Wiseman explained that although his decision to pivot into tech was largely about financial security, he also genuinely found data to be interesting: “It is becoming increasingly relevant to every field of the modern economy.”

Why do classical musicians make great data analysts?

Data’s versatility in industries also means that a wide variety of perhaps unlikely skills can be applied to this career path. Your experience in every aspect can help move your career in data forward. In fact, your non-data expertise might actually give you a competitive edge.

For Siddartha, experience reading and performing music provided unparalleled skills necessary for data. “I think many classical musicians instinctively operate like a data analyst, as the process of deconstructing a composer, libretto, music score, and performance practice towards an artistic idea is its own version of data analysis,” he explained.

On the other hand, for Wiseman and Lacerda, their experiences in teaching helped approach data from a unique and helpful point of view. Sam noted that the time he spent in a classroom proved to be a strong and necessary skill for data analysis: “I have strong presentation and communication abilities developed through my work as a teacher and lecturer,” he said. “I was not intimidated by the prospect of giving presentations to my mentor and examiners.” 

Regardless of what background you come from, careers in data analysis and data science pull from an array of skills. “As humans we are nothing if not adaptable,” echoed Mario, noting that adaptability is “100% one of the key skills employers are looking for.”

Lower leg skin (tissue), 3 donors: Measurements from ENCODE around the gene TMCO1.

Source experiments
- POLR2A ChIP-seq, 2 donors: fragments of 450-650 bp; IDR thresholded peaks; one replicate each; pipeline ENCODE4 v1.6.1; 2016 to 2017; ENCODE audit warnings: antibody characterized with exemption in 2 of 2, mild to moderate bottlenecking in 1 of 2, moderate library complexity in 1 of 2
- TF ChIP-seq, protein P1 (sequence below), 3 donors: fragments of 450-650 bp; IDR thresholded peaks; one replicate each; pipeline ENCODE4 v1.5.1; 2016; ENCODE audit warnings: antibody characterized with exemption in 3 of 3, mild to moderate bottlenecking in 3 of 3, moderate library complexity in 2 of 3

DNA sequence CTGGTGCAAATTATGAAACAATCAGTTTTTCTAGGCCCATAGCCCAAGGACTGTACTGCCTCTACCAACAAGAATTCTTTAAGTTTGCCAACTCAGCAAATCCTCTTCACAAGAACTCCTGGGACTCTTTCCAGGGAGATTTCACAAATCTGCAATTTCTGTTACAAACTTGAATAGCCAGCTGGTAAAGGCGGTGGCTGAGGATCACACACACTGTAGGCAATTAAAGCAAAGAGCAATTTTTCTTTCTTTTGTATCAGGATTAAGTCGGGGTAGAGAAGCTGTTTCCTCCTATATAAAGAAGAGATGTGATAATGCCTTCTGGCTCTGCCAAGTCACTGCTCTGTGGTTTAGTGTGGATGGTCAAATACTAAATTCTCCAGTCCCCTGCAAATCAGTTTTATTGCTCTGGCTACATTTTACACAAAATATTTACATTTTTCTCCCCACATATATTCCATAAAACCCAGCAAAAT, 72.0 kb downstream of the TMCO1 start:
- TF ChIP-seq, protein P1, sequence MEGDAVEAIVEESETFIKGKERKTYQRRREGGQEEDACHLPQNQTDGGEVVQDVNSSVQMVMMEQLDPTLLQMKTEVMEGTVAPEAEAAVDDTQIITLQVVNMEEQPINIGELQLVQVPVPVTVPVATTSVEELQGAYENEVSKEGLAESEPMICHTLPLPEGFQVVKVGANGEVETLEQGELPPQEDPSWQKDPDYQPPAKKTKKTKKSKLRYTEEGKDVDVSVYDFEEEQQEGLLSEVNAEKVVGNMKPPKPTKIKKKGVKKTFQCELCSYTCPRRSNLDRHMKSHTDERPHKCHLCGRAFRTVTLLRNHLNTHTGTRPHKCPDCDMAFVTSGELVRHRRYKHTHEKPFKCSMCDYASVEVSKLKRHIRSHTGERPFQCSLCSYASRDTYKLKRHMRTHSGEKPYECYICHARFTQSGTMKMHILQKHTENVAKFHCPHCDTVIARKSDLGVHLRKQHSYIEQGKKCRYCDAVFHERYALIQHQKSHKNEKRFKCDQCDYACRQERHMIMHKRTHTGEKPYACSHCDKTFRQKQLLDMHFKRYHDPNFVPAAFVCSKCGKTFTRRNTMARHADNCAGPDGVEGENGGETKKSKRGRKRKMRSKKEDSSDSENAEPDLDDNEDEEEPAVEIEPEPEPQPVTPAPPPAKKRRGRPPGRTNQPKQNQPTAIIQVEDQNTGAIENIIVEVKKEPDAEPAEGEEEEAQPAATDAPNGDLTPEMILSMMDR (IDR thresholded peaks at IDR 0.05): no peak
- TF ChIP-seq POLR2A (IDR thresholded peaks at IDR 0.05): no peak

When it comes down to it, the one thing technology cannot replace is humanity, making backgrounds in arts even more valuable. Plus, even non-traditional data careers are beginning to require more technology to stay relevant. “Having that [arts] background can be an advantage with some jobs,” Wiseman said of his experience following Springboard’s Data Analytics Career Track

Humanities in a digital future 

While data analysis as a career path might sound out of reach, as we tend toward a digital future, all industries will require data roles to continue to adapt and thrive in the digital era. Learning how to work with data and potentially applying it to a field you already know and love might even be the extra push some industries need to have the ability to adapt along with the world. Having external work experiences—even if they aren’t tech-related—will be sure to create new insights, perspectives, and ideas that you’ll ultimately bring to the field.

So whether you’re looking to go from singing opera to making SQL queries or from teaching language arts to learning Python, your pivot, however far away it may seem, is entirely possible. And of course, when you do decide to pivot, it will always be invaluable to pull from your earned experience to highlight transferable skills that will help you stand out in your new industry.

How to get started with Springboard

Though a jump from arts to science may seem impossible right now, it’s entirely within your reach. Springboard’s Data Analytics and Data Science Career Tracks can help you cross your own finish line.

Springboard programs provide hands-on projects, 1-1 mentorship, and career coaching and advice designed to propel you forward, regardless of your career background. Not to mention, Springboard’s courses offer a cutting edge, at-your-own-pace curriculum, and a job guarantee—ultimately making it a smart and safe career investment.

Want to learn more about data careers? Check out Springboard’s comprehensive career guides below:

How Do You Become a Data Scientist?
How Do You Become a Data Analyst?
How Do You Become a Data Engineer?